ELIZABETHTOWN - A plan to save money by reducing the number of polling places in Essex County is being met with staunch opposition from county officials.
The Essex County Ways and Means Committee voted April 26 to urge the county's Board of Elections to reconsider a plan that would close up to four polling sites in four separate towns, thereby saving Essex County roughly $50,000.
Commissioners at the Board of Elections notified supervisors in each of the four towns late last week of their plan to reduce the county's expenses for new electronic voting machines now required by state regulations in accordance with the federal Help America Vote Act (HAVA).
The plan involves consolidating the polling places of less populous voting districts with those of other districts such that one less voting machine is needed to accommodate voters in both districts.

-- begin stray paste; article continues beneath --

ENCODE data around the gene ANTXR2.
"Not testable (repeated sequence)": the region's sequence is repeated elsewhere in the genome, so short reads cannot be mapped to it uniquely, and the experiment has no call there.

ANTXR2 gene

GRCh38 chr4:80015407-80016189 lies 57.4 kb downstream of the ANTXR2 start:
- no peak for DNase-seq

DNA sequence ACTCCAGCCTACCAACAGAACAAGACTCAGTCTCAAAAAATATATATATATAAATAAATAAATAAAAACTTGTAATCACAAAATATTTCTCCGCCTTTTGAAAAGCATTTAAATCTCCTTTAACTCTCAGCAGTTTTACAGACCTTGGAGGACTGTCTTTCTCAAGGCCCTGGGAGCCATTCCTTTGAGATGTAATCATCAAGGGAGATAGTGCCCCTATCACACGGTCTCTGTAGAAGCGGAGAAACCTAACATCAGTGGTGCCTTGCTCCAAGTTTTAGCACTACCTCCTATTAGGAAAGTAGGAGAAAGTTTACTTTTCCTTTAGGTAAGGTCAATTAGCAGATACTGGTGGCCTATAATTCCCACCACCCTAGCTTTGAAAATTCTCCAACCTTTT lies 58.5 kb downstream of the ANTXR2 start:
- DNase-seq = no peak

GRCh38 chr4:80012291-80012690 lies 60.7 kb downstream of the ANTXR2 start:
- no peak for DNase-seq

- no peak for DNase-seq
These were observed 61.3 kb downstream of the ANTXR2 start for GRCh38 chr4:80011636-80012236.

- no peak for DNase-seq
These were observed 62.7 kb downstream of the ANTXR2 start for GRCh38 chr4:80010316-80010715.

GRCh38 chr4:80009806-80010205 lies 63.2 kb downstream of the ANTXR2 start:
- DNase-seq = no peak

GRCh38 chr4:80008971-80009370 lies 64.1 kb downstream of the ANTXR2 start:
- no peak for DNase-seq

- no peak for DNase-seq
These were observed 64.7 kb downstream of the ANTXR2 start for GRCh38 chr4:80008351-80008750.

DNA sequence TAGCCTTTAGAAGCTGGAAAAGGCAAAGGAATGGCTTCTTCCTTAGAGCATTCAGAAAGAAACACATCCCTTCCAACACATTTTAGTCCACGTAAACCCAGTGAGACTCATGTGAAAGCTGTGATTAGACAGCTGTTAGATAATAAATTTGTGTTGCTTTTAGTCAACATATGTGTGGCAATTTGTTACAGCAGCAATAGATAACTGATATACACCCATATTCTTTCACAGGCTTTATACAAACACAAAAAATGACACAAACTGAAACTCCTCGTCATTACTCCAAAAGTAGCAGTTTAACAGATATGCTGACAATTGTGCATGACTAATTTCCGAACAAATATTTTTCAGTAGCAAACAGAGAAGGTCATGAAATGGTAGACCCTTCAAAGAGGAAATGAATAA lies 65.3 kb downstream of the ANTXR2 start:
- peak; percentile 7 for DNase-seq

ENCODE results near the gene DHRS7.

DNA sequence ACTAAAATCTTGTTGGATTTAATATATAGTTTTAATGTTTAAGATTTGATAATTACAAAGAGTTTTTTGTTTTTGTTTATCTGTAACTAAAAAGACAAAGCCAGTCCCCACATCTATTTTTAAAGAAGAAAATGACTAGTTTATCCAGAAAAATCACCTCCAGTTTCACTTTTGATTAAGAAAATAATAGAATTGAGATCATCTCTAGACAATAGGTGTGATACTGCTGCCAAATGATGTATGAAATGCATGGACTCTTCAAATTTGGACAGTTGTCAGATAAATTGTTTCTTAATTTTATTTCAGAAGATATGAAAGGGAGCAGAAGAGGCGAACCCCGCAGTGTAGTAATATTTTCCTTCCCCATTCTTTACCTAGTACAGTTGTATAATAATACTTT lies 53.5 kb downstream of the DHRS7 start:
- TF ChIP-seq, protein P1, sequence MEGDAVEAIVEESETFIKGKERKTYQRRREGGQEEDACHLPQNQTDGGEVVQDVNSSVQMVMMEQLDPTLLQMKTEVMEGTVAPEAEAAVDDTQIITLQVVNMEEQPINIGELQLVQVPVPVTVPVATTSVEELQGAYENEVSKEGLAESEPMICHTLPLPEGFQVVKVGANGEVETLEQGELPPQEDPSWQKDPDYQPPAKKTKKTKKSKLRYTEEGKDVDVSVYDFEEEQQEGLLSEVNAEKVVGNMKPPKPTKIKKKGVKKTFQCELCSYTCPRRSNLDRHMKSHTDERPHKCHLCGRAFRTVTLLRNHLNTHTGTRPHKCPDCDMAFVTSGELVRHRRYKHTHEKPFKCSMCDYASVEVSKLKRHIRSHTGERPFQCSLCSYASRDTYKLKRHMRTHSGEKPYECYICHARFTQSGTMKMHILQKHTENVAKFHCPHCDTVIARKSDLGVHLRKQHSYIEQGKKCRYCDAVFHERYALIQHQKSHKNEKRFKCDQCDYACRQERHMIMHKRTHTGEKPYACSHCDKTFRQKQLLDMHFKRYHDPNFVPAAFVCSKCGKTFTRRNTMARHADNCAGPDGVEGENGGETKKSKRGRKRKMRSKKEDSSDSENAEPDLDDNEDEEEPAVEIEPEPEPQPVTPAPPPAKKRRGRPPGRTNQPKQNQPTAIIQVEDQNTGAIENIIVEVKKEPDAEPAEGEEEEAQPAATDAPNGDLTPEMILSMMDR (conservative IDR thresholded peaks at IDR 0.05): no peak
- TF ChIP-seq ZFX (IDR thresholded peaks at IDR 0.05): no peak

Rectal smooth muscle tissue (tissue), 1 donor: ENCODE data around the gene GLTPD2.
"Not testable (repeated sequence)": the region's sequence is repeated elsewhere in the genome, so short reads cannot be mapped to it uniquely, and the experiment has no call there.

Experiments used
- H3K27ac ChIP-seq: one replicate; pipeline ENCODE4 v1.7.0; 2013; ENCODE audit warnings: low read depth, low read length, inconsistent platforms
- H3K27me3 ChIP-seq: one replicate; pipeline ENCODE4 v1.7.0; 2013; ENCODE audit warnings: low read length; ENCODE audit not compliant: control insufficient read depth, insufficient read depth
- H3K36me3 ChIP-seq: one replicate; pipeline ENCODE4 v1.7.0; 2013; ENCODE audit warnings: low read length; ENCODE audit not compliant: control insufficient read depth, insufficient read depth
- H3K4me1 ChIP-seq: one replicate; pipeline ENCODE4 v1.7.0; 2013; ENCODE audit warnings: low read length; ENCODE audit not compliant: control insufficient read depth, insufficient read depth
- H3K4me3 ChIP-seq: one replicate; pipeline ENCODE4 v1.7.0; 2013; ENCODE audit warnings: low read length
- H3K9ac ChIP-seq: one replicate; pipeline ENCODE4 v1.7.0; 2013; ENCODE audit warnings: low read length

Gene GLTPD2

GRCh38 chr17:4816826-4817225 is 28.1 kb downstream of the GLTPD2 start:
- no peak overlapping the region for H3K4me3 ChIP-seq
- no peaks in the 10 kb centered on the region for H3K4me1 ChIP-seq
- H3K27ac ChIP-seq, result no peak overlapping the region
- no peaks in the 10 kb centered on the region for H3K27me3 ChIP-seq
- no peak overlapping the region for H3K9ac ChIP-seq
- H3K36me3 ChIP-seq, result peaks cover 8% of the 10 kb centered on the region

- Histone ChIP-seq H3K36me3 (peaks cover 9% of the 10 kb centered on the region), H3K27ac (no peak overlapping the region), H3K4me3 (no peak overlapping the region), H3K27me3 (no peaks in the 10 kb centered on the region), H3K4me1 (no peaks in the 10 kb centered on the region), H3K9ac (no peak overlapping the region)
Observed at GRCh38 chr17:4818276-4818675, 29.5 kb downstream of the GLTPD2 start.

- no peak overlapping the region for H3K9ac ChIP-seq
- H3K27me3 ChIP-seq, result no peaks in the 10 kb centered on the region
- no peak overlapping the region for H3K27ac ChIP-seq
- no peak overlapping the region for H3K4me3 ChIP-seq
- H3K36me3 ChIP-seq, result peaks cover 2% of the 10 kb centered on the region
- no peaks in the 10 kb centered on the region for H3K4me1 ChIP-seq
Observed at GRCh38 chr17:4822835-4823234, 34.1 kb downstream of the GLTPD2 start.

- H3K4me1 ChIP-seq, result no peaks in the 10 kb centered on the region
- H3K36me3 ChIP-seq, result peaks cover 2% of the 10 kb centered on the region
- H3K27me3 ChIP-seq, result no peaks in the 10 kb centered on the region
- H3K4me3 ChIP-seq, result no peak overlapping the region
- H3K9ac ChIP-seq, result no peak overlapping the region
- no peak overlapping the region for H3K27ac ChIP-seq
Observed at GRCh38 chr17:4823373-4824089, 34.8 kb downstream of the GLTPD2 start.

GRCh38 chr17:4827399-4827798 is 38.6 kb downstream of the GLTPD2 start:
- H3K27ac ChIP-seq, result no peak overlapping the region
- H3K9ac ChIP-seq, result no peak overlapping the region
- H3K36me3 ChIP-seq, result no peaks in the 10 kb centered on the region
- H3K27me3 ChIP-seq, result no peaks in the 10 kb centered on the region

As of this year, all polling places in New York are required to utilize optical scan voting machines, which tabulate votes by scanning a paper ballot marked by voters.
Essex County has budgeted the purchase of several of the new machines, which cost about $11,500 each, with much of the funds coming from a federal HAVA grant. The need for up to four machines would be eliminated under the consolidation plan.
Still, most town supervisors agreed the savings is not worth the possible cost to voter turnout.
Moriah Supervisor Tom Scozzafava offered a resolution opposing the Board of Elections plan and asking that all current polling places be kept open.
Scozzafava said one of the polling sites up for closure would be the one used in the hamlet of Mineville for town voting district three. He said he was adamantly opposed to the change as it would keep many voters in that district away from the polls.
"The whole premise behind this [HAVA] act is to encourage people to vote," he said, "and this doesn't do that."